United States History

Timeline created by SSULLIVAN
In History
  • The Great Awakening

    The Great Awakening
    The Great Awakening was an unorganized but widespread movement of evangelical Christian sermons and church meetings. It took place in the 1730's and 1740's. It took place because many church leaders that many colonist's dedication to their religion was declining and that the religious commitment of previous generations had been lost. Ministers tried to renew an enthusiasm for religion through emotional and inspiring sermons.
  • The French and Indian War

    The French and Indian War
    The colinists fought against indians and the French for land. Britian and France were interested in the Ohio Valley and the Great Lakes region. The French wanted to protect their profitable fur trade, while the British wanted part of the fur trade and room for their colonies to expand. The war ended in 1763 with the Treaty of Paris. However, the British gained Canada and and all the French lands east of the Mississippi River.
  • The Proclamation of 1763

    The Proclamation of 1763
    The Bristish issued the Proclamation of 1763 to prevent the colonists from moving into Indian lands. It banned settlement west of the Appalachian Mountians creating a dividing line between colonial and Indian lands. It ordered coloninists who had already moved to the upper Ohio River valley to "remove themselves from such settlements." The Colonists hated the proclamation. It was difficult to enforce and was ignored by most people who wanted to settle or trade in the Ohio Valley.
  • Sugar Act

    Sugar Act
    Parliament passed the Sugar Act to raise money. This was the first law passed by Parliament. It set taxes on molasses and sugar imported by colonists. The colonists hated the Stamp Act.
  • Stamp Act

    Stamp Act
    This was the second law passed by Parliament. It required the colonists to pay for an official stamp, or seal, whenever they bought paper items such as newspapers, pamphlets, licences, legal documents, and even playing cards. The colonists hated this law. Colonists who refused to buy stamps could be tried in the hated Vice-Admiralty courts. The colonists saw the Stamp Act as a way for Britian to make money.
  • Townshend Acts

    Townshend Acts
    This law from Parliament placed duties on imported glass, lead, paints, paper, and tea. Again, colonists hated the law. To enforce this act, British customs agents used writs of assistance (special search warrents) to search for smuggled goods. But Britain had been unable to control the smuggling throughout the colonies. The law also created Vice-Admiralty courts in which to try smugglers. Many colonists thought that the Townshend Acts took too much power away from colonial courts (cont.)
  • Townshend Acts (Part 2)

    Townshend Acts (Part 2)
    and legislatures and gave it to royal officials. They feared these officials didn't have the best interest of the colonists in heart. The colonists responded to the Townshend Actswith a large-scale boycott of British goods. Samuel Adams wrote a letter arguing that the Townshend Acts violate the legal rights of the colonists.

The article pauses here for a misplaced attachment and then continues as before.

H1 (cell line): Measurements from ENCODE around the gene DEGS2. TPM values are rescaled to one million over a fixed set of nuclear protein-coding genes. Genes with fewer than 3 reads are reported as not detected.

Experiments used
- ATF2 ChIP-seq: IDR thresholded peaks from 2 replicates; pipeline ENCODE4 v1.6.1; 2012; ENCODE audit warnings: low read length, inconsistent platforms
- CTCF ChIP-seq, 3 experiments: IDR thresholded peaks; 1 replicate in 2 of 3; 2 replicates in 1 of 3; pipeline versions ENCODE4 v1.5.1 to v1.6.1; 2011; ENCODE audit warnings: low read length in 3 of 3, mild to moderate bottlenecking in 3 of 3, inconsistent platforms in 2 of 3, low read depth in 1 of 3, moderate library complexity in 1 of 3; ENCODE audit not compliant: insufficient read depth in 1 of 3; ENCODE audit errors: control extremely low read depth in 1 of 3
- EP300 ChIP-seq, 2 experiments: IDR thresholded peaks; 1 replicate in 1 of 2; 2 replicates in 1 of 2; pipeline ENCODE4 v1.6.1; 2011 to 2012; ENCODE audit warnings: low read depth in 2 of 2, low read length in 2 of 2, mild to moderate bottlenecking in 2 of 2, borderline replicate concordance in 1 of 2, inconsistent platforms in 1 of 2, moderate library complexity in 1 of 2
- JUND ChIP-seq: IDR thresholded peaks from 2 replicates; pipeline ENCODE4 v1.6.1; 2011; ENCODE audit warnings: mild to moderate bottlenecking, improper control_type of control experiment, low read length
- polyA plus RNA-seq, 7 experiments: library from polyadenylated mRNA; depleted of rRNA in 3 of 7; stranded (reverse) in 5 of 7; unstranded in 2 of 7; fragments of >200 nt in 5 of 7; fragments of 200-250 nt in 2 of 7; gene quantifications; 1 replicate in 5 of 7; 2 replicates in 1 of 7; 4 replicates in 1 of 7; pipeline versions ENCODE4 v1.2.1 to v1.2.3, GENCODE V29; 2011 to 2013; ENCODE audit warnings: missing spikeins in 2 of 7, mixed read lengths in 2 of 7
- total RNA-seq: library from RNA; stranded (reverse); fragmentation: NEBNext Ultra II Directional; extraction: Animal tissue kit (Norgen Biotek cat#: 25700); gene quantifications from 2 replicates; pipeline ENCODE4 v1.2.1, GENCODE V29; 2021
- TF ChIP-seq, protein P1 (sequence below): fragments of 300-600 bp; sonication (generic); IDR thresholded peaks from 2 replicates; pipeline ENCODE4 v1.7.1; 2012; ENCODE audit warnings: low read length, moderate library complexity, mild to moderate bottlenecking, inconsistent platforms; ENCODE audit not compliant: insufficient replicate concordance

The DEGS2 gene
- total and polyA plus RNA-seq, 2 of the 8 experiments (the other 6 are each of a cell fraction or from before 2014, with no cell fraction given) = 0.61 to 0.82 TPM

• The Boston Massacre

     The Boston Massacre
    British soldiers (red coats) shot five colonists in a fight. Bostonians referred to the killings as "The Boston Massacre." Samuel Adams and other protestors quickly began using the incident as propaganda against the British. Paul Revere made an engraving of the incident that was distributed throughout New England.
  • Tea Act

    Tea Act
    Parliament passed the Tea Act to prop up the East India Company which was floundering financially and burdened with eighteen million pounds of unsold tea. This tea was to be shipped directly to the colonies, and sold at a bargain price. Colonists in Philadelphia and New York turned the tea ships back to Britain. In Charleston the cargo was left to rot on the docks. In Boston the Royal Governor was stubborn, he held the ships in port, where the colonists would not allow them to unload.
  • The Boston Tea Party

    The Boston Tea Party
    Three ships loaded with tea arrived in Boston Harbor in November, 1773. The Sons of Liberty demanded that the ships leave without unloading their cargos. The governer of Massachusetts ordered they be unloaded. The captains, afraid that the Sons of Liberty would would be angered, decided to lay their ships at anchor in the harbor for weeks. On the night of December 16, a group of colonists disguised as indians crept onto each of the ships. After dumping 90,000 pounds of tea into the (cont.)
  • The Boston Tea Party (Part 2)

    The Boston Tea Party (Part 2)
    Boston Harbor, the colonists headed home to remove their disguises. As word of this "Boston Tea Party" spread, the streets echoed with shouts of "Boston Harbor is a teapot tonight!"
  • Intolerable Acts

    Intolerable Acts